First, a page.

Preparing for Thanksgiving Day
It takes a lot of work to enjoy Thanksgiving. That sentence reveals that I am viewing this national holiday from one particular point of view. Right? Obviously, I am not the young child who will be called to the dinner table to “chow down” on all the goodies that someone else prepared. Obviously, too, I am not the honored guest for whom the banquet has been prepared. NO. I am ‘The Preparer’. I am the grocery-buyer, pie-baker, turkey-cooker, dressing-maker, table-setter, meal-preparer. And as I already said, “It takes a lot of work to enjoy Thanksgiving.”
Years ago, my mom was the host of the annual family Thanksgiving meal. She planned the menu and did most of the cooking. She always assigned me the pies. Somewhere between my teens and adulthood, my grandma taught me the art of making a flaky pie crust. And, when grandma entered the honored guest status, I was the next in line to be the pastry chef. I would bake a traditional pumpkin, a pumpkin chiffon with praline crust, an apple with a lattice crust, an apple with a crumble topping, and a lemon meringue. For many years, that was my contribution to our family meal. Turkey, dressing, and all the sides were thanks to mom.
Then the fateful day arrived when mom announced that she was ready to move to the honored guest status. My heart was thrilled to think that my sister, my brother, and I could repay her for all her years of feeding the clan, which had grown from a small two-parents, three-children, and one-grandma clan of six to three sets of married children and their children for a clan of over 50. No wonder she was ready to pass the tradition to the younger. It takes a lot of work to enjoy Thanksgiving.
My sister, who is the oldest of my siblings, decided to take her rightful place in the birth order in which authority should flow. Without hesitancy and with great conviction, she decided that she would pass and the I could be the new Thanksgiving family meal host. She appointed me to take mom’s place. My graduation day from pie baker to all around banquet maker had arrived. And with one retirement from my mom and one abdication by my sister, my reign as ‘The Preparer’ began.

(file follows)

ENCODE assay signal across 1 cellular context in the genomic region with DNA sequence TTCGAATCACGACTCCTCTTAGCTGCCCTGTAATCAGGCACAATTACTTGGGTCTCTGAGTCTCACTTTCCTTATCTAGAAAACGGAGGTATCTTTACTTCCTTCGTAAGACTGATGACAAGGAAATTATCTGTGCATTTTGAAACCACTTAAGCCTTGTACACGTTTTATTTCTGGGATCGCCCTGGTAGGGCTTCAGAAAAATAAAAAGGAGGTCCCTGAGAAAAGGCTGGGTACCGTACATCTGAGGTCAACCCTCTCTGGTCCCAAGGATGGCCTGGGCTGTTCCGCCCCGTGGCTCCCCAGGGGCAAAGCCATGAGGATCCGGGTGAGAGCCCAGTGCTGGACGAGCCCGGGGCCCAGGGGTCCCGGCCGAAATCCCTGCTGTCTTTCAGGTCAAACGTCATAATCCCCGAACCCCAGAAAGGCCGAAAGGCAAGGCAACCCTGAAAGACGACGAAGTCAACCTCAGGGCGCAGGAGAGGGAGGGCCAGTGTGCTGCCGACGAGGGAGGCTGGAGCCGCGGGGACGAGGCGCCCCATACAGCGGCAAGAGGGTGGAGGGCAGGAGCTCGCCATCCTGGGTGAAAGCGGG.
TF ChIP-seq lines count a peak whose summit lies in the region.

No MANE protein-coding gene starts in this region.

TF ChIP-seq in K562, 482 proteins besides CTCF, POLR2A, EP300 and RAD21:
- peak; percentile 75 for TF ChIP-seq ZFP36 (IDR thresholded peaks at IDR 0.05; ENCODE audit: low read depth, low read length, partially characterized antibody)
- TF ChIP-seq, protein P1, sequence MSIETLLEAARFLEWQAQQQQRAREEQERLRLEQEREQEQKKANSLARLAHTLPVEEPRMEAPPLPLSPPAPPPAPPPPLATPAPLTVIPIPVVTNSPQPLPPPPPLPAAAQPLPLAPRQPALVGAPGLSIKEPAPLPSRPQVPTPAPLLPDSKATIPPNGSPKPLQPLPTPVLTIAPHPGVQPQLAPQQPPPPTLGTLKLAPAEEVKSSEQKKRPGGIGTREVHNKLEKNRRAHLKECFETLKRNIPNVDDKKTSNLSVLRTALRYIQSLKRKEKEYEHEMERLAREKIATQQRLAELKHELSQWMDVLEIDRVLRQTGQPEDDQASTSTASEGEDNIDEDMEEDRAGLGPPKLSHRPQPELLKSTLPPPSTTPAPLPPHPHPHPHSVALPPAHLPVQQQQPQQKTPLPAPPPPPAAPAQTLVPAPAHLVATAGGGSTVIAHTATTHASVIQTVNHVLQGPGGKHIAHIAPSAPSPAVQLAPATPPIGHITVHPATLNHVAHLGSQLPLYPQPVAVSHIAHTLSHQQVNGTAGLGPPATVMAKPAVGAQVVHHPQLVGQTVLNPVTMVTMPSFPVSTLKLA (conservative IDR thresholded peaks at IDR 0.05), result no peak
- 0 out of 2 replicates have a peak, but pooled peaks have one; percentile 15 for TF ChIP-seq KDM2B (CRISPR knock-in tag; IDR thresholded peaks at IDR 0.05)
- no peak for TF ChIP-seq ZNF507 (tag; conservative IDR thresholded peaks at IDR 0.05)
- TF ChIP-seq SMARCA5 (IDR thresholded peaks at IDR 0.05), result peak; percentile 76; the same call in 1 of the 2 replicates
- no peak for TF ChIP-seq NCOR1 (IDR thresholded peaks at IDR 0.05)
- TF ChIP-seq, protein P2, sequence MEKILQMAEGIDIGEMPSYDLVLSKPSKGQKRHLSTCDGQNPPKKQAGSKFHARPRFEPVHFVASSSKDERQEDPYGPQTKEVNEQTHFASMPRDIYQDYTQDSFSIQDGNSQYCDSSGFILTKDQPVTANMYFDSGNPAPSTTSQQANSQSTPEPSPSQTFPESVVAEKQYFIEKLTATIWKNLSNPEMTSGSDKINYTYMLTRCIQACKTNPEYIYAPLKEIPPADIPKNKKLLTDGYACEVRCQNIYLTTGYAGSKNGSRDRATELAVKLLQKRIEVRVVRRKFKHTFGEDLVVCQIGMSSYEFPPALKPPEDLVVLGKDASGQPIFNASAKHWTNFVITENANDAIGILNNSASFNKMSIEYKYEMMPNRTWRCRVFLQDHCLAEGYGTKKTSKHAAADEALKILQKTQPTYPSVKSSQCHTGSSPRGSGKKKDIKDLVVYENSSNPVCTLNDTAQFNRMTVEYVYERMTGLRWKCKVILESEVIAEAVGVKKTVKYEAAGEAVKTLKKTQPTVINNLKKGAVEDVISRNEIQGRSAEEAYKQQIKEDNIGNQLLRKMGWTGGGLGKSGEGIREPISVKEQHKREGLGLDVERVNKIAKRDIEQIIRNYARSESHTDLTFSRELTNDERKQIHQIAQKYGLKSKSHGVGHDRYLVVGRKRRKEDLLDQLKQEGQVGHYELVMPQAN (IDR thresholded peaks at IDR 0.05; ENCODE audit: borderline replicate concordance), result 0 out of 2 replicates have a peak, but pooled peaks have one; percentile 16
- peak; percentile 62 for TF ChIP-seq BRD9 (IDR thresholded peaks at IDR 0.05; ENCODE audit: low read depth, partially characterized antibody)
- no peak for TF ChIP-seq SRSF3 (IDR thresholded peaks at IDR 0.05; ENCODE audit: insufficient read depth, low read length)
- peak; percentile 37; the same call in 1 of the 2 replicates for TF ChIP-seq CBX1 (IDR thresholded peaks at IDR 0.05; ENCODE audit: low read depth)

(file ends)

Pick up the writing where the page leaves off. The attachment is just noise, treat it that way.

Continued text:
Years have passed. Grandma has passed. Mom has passed. Many a Thanksgiving Day has passed. Many things have continued. Mom had a copper electrical skillet in which she always made the sweet potatoes. I still use that. The dressing recipe has passed down through at least four generations. I still make that. The wish bone breaking ceremony between the oldest male and the youngest boy is a steadfast tradition. The winner, who is the one with the big end of the bone and who is always supposed to be the child, will make his wish. I still insist on that. And our time of prayer is undoubtedly my most cherished continuing tradition.
When mom was ‘The Preparer’, she established the giving of thanks in prayer because her mom held that the main purpose of the holiday was remembering to be thankful. From grandma to mom to me, our family still practices thankful prayers. We thank the Lord that He has graced us to live in a nation that offers a chance for liberty. We offer praise for family and friends. We express gratitude for all the many benefits that the Lord provides for us. And – above all – we give glory to the Lord for salvation that is ours because Jesus did the hard work and became ‘The Preparer’ of the way to eternal life. Jesus prepared a table and welcomes us as His honored guest. Thanksgiving is possible because someone does the hard work, and the giving of thanks is our proper response. As we do each year, this year our family will again worship. I invite you to join in that most cherished of thanksgiving traditions.
11/27/2019 08:59:03 am
This is a beautiful article, Dr. Patti. It brings up memories and the reality of passing the baton, which has been in my hands for many years now. Indeed it does take a lot of work to enjoy Thanksgiving. May you enjoy yours to an overflowing measure.
11/24/2021 07:33:39 am
Thank you,Dr Patti. Thank you for your insight and wisdom and humor.
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